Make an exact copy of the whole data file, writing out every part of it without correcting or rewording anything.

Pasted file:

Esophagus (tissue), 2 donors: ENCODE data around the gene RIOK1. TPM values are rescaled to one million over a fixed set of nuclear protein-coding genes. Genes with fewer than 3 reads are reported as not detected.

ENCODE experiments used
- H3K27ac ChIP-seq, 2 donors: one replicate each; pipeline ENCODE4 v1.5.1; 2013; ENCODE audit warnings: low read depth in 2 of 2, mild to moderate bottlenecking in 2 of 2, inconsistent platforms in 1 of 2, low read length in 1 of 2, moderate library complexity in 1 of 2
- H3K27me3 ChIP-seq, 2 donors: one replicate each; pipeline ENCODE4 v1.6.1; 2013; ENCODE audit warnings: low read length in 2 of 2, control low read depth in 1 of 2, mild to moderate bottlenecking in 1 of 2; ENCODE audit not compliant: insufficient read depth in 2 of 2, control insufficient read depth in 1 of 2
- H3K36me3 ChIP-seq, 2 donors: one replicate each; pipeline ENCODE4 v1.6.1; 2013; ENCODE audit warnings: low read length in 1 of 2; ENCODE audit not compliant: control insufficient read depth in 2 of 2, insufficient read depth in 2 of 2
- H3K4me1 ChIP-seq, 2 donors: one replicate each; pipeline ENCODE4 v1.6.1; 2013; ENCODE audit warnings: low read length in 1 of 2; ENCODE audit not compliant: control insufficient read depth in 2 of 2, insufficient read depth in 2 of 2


Esophagus (tissue), 2 donors: ENCODE data around the gene RIOK1. TPM values are rescaled to one million over a fixed set of nuclear protein-coding genes. Genes with fewer than 3 reads are reported as not detected.

ENCODE experiments used
- H3K27ac ChIP-seq, 2 donors: one replicate each; pipeline ENCODE4 v1.5.1; 2013; ENCODE audit warnings: low read depth in 2 of 2, mild to moderate bottlenecking in 2 of 2, inconsistent platforms in 1 of 2, low read length in 1 of 2, moderate library complexity in 1 of 2
- H3K27me3 ChIP-seq, 2 donors: one replicate each; pipeline ENCODE4 v1.6.1; 2013; ENCODE audit warnings: low read length in 2 of 2, control low read depth in 1 of 2, mild to moderate bottlenecking in 1 of 2; ENCODE audit not compliant: insufficient read depth in 2 of 2, control insufficient read depth in 1 of 2
- H3K36me3 ChIP-seq, 2 donors: one replicate each; pipeline ENCODE4 v1.6.1; 2013; ENCODE audit warnings: low read length in 1 of 2; ENCODE audit not compliant: control insufficient read depth in 2 of 2, insufficient read depth in 2 of 2
- H3K4me1 ChIP-seq, 2 donors: one replicate each; pipeline ENCODE4 v1.6.1; 2013; ENCODE audit warnings: low read length in 1 of 2; ENCODE audit not compliant: control insufficient read depth in 2 of 2, insufficient read depth in 2 of 2